# Hackers – How to Control a Robot’s Wheel Motors Based on Joystick Movements

At our most recent session in the Hackers group in CoderDojo Athenry, we spent out time on practical mathematics, figuring out how, if we want to make a robot that is controlled by a person with a joystick, how exactly do we translate movements of the joystick to signals sent to the motors.

Our assumptions are:

• We are controlling robot with 2 drive wheels, one on the left and one on the right, like the one shown in the photo above (which we made last year)
• We assume that we have code to control the motors for the two wheels (which we call Motor M1 and Motor M2) with a value in the range -1 to 1, where 1 is full speed ahead, 0 is no movement, and -1 is full speed reverse
• To make the robot turn, drive the motors M1 and M2 at different speeds
• We assume that we have code to receive signals from the joystick, and get X and Y values in the range -1 to 1, as shown in the diagram below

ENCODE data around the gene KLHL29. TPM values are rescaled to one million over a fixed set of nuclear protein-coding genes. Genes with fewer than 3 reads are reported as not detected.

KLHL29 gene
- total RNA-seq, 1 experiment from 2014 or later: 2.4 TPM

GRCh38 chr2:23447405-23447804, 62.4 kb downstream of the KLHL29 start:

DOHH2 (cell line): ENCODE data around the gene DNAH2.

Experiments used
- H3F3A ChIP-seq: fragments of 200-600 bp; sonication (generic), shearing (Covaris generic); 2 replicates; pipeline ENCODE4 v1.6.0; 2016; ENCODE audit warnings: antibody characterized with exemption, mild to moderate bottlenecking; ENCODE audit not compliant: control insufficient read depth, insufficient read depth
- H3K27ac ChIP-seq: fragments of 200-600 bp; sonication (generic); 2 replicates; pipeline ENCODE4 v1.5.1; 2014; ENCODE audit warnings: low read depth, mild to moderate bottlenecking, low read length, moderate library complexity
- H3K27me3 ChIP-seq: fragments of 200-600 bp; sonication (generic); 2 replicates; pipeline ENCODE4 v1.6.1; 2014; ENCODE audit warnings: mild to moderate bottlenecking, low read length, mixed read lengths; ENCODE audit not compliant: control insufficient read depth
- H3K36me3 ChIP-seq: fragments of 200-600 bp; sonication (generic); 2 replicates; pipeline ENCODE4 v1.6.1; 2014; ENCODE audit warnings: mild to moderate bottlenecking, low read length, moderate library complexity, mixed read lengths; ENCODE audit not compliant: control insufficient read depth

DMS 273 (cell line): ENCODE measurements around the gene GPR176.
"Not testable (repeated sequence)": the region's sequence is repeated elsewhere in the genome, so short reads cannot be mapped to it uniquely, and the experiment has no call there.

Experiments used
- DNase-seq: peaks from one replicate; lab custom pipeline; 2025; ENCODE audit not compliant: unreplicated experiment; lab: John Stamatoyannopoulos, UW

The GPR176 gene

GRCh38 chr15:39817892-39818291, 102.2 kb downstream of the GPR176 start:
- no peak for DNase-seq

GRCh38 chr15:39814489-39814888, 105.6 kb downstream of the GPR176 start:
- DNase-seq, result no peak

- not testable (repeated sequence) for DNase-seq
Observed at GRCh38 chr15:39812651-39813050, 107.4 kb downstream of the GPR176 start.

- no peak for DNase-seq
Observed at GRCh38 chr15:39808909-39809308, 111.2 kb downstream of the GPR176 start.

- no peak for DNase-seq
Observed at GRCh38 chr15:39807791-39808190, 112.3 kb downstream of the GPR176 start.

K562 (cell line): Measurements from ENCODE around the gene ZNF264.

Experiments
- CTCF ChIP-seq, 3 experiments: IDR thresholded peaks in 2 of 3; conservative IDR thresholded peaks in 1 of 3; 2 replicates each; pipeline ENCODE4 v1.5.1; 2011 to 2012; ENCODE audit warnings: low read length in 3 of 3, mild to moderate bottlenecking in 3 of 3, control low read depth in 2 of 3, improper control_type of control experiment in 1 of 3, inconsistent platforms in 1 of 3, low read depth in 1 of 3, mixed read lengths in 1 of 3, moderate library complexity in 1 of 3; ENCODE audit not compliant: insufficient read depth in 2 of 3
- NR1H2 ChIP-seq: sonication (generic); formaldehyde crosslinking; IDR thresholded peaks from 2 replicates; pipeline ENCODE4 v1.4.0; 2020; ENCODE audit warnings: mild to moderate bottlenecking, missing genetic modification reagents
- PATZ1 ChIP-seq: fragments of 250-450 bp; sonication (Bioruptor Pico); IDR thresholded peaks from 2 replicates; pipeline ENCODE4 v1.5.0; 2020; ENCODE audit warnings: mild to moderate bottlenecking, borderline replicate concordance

Our approach was to think about what joystick positions (X and Y) should result in what robot movements (M1 and M2), and then see if we could come up a way of expressing M1 and M2 in terms of X and Y. We filled a whiteboard with satisfying diagrams and calculations; see the bottom of this post. I have re-dawn them for clarity below.

The resulting equations are quite simple:

M1 = X + Y, constrained to being between -1 and +1

M2 = X – Y, constrained to being between -1 and +1

Here:

• M1 is the control signal for Motor M1, in the range -1 (full reverse) to +1 (full forward)
• M2 is the same for Motor M2
• X is the forward position of the joystick from -1 (full back) to +1 (full forward)
• Y is the left/right position of the joystick from -1 (full left) to +1 (full right)
• Constrained means: if the calculated value is less than -1, set it to -1; if it is greater than +1, set it to +1.

Here is the full set of joystick positions and motor movements that we considered, showing how the equations work:

We previously figured out how to control motors with a H-bridge controller from an Arduino: https://coderdojoathenry.org/2019/02/07/hackers-controlling-robot-wheels-and-handling-interrupts-in-arduino/

Each motor needs two control signals in the range 0-255, one for forward and one for reverse, so we will need more code to convert our M1 and M2 to what is needed for the H-bridge, but that is a fairly easy job for a different day.